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Ecological Framework of Canada
Ecoregions of Canada


This ecoregion extends from the Alaska boundary southeastward to the Taiga Ranges. The ecoregion occupies the northern portions of the unglaciated Ogilvie and Wernecke mountains and associated intermontane basins. Except for a few higher mountain summits, the terrain consists of flat-topped and rounded hills, which are eroded remnants of a former plain. The climate is strongly continental. The mean annual temperature for the area is approximately -6°C with a summer mean of 9°C and a winter mean of -21.5°C. Strong temperature inversions exist through the winter. Some of the coldest temperatures in Canada are experienced in valley bottoms in winter, where values of -50°C are not uncommon. Mean annual precipitation ranges 300-400 mm. Open white spruce grows in a matrix of ericaceous shrubs, dwarf willow, birch, and a ground cover of moss and lichen in more protected subalpine sections of this  ecoregion. Paper birch can form extensive communities on lower-elevation and mid-slope terrain. Many of the mountain slopes are largely devoid of vegetation, particularly steeply-sloping calcareous rock outcrops. The bedrock is dominated by Palaeozoic limestones and marine shales. Most elevations are 900-1350 m asl, and the highest peak is 1803 m asl. River valleys are frequently wide and flat-bottomed. Turbic and Static Cryosols developed on coarse rubbly to fine colluvium are dominant in the region. Inclusions on permafrost-free sites support Eutric Brunisol and Melanic Brunisol soil development. Permafrost is continuous with low to medium ice content. Characteristic wildlife includes caribou, grizzly and black bear, Dall's sheep, moose, beaver, fox, wolf, hare, raven, rock and willow ptarmigan, and bald and golden eagle. Land uses include recreation, tourism, hunting, and trapping values. Potential reserves of mineral and hydrocarbon resources exist.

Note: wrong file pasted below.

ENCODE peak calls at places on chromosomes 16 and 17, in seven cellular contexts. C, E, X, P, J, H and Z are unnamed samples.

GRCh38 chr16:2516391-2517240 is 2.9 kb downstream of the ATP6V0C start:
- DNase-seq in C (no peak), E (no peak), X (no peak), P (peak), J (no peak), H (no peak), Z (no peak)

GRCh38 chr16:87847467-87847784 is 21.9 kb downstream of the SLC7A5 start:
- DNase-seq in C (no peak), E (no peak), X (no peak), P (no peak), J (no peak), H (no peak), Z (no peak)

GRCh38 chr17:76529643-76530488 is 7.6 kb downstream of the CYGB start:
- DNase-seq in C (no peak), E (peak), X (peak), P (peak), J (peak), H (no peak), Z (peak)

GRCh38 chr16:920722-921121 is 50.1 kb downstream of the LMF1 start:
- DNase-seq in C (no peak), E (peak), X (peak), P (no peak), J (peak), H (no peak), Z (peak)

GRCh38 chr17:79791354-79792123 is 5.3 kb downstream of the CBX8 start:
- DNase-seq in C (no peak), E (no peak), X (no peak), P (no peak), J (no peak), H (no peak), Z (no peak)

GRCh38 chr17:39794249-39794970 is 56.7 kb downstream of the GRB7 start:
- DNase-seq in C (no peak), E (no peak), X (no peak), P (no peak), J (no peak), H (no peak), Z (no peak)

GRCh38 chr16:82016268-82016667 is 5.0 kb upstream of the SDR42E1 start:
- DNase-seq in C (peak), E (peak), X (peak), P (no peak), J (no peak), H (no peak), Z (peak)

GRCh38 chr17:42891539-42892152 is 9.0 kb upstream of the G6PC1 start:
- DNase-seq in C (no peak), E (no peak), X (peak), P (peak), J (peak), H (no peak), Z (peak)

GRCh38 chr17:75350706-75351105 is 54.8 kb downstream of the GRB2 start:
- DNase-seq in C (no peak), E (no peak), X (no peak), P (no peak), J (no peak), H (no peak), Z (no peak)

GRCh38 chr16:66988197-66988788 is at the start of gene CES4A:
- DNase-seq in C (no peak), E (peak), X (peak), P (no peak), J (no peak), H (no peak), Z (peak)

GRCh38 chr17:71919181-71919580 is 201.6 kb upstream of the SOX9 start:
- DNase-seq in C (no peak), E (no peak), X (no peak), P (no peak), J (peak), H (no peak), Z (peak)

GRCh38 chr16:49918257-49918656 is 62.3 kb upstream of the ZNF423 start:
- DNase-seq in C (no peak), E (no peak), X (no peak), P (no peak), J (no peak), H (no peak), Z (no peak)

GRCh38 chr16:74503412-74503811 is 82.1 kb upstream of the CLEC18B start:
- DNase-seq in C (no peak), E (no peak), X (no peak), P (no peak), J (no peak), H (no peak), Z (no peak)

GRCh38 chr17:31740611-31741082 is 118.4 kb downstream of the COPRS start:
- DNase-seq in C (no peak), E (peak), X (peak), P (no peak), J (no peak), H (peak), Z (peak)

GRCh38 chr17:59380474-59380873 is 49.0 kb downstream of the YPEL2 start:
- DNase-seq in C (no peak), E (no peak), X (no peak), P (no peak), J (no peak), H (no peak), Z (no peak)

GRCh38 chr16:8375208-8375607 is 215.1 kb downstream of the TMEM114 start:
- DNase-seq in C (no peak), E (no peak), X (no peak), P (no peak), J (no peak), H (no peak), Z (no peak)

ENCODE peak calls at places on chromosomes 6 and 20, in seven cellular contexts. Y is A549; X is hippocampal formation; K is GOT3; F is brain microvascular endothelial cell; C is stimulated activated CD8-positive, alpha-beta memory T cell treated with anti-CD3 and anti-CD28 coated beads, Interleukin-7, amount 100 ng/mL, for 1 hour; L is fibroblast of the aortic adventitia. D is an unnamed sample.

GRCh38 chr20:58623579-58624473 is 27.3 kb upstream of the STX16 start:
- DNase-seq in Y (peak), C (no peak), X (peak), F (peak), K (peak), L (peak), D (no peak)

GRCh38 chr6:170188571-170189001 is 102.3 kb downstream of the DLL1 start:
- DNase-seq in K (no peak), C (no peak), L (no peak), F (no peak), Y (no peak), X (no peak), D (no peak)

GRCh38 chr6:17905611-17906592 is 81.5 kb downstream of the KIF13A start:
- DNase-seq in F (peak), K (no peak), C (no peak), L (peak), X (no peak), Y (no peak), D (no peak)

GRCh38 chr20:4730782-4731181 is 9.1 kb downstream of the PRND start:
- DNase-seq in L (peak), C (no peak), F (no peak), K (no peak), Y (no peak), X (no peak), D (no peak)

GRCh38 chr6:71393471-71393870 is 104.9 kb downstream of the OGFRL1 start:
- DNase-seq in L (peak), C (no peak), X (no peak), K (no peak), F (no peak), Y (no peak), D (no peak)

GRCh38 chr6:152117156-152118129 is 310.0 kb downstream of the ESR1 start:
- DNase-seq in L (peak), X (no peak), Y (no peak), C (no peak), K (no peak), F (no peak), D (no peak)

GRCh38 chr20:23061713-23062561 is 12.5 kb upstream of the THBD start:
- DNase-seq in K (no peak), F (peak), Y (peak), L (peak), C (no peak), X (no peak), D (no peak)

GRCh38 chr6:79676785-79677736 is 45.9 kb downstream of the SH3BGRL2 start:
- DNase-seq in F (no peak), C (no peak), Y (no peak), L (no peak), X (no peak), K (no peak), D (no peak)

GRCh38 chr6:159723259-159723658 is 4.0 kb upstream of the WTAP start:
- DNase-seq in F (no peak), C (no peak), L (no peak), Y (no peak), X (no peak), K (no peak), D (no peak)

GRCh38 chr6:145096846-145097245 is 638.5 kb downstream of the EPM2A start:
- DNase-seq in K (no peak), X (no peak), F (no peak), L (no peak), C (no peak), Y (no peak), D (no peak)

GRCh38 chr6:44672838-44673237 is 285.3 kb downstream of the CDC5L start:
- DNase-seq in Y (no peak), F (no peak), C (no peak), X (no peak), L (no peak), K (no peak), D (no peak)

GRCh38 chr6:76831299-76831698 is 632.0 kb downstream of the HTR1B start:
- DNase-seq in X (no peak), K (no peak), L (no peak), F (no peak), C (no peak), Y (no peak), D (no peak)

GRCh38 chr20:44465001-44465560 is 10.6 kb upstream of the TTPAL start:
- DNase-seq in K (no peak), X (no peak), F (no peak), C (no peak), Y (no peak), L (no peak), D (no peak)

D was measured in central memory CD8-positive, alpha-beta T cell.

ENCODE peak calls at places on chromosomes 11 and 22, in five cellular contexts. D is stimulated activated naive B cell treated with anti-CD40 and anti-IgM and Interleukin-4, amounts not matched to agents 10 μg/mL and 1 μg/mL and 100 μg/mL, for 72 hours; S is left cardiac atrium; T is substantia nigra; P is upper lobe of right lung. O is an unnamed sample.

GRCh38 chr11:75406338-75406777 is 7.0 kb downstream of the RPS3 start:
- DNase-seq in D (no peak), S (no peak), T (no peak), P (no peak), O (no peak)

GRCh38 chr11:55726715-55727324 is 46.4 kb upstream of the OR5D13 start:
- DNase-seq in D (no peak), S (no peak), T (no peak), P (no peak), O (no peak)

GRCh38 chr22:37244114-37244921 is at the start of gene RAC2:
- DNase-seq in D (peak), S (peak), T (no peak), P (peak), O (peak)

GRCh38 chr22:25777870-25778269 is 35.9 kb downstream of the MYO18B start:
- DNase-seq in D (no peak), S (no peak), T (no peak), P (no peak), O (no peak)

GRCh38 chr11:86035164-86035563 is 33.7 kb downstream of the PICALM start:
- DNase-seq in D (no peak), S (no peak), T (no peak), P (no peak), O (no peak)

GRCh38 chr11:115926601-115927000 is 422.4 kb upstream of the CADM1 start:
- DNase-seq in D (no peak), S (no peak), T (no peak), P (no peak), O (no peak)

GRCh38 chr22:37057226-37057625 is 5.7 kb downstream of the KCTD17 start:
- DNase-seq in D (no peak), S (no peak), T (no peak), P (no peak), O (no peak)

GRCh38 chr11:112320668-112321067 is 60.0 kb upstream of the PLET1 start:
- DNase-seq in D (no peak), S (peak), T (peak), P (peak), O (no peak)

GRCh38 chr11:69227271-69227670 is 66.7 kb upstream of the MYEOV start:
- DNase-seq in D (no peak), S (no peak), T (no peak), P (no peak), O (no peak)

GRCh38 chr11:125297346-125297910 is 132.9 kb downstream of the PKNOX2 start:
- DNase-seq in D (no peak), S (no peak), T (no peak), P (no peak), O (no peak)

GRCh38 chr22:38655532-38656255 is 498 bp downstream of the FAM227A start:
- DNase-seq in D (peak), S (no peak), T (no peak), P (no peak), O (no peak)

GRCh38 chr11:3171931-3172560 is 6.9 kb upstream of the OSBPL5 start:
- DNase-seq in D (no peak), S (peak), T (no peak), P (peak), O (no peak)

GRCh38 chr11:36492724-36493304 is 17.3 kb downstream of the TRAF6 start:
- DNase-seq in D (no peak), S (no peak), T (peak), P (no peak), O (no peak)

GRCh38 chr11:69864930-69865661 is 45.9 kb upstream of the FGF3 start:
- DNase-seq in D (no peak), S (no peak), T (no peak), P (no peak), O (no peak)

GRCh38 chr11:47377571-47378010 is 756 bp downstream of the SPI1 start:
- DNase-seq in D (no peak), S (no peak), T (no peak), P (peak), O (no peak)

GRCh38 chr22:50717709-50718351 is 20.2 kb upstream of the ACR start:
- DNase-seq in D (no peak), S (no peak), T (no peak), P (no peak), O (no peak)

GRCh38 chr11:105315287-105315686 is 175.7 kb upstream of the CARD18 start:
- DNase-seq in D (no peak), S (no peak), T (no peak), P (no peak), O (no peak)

This ecoregion is part of the Taiga Cordillera ecozone.